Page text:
Five-minute guide to avoiding sky-high credit cards' interest charges


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Steadfastness certainly does not y when it comes to credit cards

While banks and construction societies have cut savings rates to the bone, card issuers are ambitiousness up their charges instead.

According to new research from, the customarily purchase rate has hit a fresh high of 21.6 per cent.

Store be directs are even worse, with big names such as Argos, Burton, Evans, Homebase, Absent oneself from Selfridge, Wallis and Warehouse charging average percentage rates (APRs) of 29.9 per cent, identically 60 times the Bank of England base rate.

These charges butt the most vulnerable borrowers who can only afford to make the minimum re yment each month, but you can go to back.

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Target your most expensive debt primary and make over yments to clear the debt sooner

Trouble in store

Fidelity certainly does not y when it comes to credit cards.

While issuers win new commerce by offering balance transfer cards charging no interest for up to 40 months, persisting customers are footing the bill.

Somebody who borrowed £1,000 at an APR of 21.6 per cent and made a minutest re yment of £35 each month would need three years and three months to utterly their balance, racking up £362 in total interest.

If they owed the uniform amount on a store card at 29.9 per cent, they would hook almost four years to clear their balance, ying £596.

Rachel Springall, y for expert at MoneyFacts, says: “Cash-strapped consumers can end up with the debt socialize with over their heads for a long time.”

One way to fight back is to birch to a card that charges a low long-term rate: Bank of Scotland, Halifax, Lloyds Bank and Virgin Profit offer standard rates of just 6.4 per cent.

Springall conveys: “You would y just £86 in interest and clear your debt in secondary to three years. That would save you £276 com red to the for the most rt credit card, and £510 against a store card.”

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Shift to a card that charges a low long-term rate

Transfer policy

Another chance is to move your debt to a balance transfer card with a zero-interest elementary rate.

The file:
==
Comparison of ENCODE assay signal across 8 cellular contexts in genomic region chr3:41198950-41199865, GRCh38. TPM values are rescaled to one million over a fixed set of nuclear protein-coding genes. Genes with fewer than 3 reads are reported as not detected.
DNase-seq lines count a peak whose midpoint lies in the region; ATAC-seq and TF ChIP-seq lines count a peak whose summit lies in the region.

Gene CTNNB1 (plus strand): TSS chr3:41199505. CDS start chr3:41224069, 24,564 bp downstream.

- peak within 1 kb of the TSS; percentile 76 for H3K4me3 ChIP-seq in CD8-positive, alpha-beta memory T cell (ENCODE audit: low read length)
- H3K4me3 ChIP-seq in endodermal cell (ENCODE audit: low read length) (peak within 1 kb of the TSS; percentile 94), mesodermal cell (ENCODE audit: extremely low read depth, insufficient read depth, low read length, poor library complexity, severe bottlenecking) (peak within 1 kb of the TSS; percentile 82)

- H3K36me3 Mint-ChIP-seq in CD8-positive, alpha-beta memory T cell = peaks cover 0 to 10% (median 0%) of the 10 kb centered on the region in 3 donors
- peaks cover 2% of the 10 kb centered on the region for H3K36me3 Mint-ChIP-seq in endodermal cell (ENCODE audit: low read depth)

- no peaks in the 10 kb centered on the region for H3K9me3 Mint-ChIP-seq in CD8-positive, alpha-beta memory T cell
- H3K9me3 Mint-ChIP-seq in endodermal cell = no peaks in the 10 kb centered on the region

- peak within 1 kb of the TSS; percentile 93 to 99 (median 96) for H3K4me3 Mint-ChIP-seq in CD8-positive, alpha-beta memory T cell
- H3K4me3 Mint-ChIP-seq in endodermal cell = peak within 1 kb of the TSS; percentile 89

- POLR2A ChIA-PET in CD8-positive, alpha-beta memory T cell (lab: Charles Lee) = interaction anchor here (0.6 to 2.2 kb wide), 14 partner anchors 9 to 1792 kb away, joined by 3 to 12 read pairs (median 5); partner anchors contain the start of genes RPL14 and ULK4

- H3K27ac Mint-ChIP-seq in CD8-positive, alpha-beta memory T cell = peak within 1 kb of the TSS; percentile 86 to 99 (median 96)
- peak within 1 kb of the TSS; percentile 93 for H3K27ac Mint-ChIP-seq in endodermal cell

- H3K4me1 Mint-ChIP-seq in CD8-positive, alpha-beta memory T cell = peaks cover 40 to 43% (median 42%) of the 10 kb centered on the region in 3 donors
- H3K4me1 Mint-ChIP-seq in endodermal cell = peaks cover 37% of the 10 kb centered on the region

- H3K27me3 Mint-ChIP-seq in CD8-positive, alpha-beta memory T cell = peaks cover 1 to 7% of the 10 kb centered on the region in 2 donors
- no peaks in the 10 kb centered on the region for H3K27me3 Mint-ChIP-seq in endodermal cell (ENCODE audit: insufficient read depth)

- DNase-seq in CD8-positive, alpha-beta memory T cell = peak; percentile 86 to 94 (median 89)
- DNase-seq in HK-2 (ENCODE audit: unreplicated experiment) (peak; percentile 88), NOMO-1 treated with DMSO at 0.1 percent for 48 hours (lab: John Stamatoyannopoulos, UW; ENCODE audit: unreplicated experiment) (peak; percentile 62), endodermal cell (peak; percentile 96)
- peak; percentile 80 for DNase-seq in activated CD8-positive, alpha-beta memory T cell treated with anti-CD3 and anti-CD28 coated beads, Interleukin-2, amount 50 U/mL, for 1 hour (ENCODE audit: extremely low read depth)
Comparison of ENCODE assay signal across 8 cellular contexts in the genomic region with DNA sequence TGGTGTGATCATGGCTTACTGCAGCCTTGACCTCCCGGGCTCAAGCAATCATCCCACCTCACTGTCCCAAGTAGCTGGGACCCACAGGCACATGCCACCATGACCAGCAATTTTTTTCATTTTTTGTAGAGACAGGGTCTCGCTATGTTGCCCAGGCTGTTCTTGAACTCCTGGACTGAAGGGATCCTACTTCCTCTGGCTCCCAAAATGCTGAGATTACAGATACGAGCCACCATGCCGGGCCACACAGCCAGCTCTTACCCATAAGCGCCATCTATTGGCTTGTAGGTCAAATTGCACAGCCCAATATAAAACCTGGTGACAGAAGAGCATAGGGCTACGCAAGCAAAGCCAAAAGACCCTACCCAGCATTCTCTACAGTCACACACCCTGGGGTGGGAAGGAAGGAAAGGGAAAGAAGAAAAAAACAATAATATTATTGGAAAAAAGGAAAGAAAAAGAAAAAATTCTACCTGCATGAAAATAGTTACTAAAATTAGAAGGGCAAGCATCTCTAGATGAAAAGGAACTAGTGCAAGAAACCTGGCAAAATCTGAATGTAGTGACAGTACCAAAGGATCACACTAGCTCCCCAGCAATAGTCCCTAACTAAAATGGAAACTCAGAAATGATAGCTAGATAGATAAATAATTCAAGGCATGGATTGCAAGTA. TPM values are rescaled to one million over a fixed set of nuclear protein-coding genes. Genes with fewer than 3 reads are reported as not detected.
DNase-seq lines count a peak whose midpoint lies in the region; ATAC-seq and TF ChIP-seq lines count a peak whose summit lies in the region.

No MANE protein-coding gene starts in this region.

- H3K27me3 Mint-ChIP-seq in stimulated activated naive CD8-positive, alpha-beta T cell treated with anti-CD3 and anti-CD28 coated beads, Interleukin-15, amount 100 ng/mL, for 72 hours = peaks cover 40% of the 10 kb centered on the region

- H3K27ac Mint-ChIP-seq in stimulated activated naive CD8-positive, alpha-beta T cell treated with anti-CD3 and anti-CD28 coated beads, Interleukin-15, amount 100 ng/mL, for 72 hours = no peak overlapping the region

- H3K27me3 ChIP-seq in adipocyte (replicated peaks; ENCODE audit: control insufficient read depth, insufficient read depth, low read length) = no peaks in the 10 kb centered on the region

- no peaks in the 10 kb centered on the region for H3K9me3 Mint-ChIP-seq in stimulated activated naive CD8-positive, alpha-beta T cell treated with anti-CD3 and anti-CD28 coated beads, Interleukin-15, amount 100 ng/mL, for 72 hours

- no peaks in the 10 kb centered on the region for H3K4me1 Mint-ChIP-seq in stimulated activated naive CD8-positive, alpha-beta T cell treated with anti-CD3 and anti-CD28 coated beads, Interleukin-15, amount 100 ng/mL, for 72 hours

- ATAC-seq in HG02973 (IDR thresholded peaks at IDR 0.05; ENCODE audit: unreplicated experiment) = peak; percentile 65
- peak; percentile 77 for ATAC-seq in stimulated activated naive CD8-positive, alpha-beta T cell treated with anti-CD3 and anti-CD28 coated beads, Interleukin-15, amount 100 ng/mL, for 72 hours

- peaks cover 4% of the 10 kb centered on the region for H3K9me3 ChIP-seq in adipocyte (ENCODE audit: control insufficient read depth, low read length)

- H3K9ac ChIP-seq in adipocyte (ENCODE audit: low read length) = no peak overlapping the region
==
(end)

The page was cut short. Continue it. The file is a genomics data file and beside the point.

Halifax charges zero interest for the first 40 months, while Virgin consumes to 39 months, Lloyds and Tesco to 38 months, and Barclaycard and Sainsbury’s Bank to 37 months.

These cards impediment a transfer fee of between 2.45 per cent and 2.89 per cent of the transfer amount but this may be a amount worth ying.

Springall says: “If you transfer £1,000 to Halifax you whim y a fee of £28.50, then no interest for 40 months, as long as you make the minutest monthly re yment. Just make sure you clear your owing by then otherwise your APR will be 18.9 per cent.”

Accountable do us rt

Matt Sanders, credit card spokesperson at GoCom, says: “Do not ingenuously go for the card with the longest introductory rate as cards with shorter interest-free days often have lower balance transfer fees or no charges at all.”

For ttern, Halifax and Santander offer 23-month balance transfer cards without a conveyance fee, while Tesco offers 21 months.

If you can switch to one of these condolence cards, do not use this as an excuse to rack up more debt, otherwise you will lineaments huge interest charges when the deal expires.

He says: “Make good a plan for clearing your debt and stick to it.”

You may need a clean dependability rating to qualify for the best introductory deals, once again demanding people with money problems.

Sanders adds: “If you are in that outlook, target your most expensive debt first and make over yments if tenable to clear the debt sooner.”

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Com nies offer generous elementary rates and many people will not move on when the deal terminates

Move on

Card com nies can afford to offer generous introductory reproaches because many people will fail to move on when the sell expires, leaving them ying hefty APRs on fat balances.

Hannah Maundrell, editor-in-chief at insulting finance website, says a thy is your biggest the opposition.

“Tempting zero per cent deals can end up costing you crazy amounts of consideration. So make a note of when your introductory rate ends and swop before the APR kicks in. Otherwise you will be playing into your issuer’s guardianships.”

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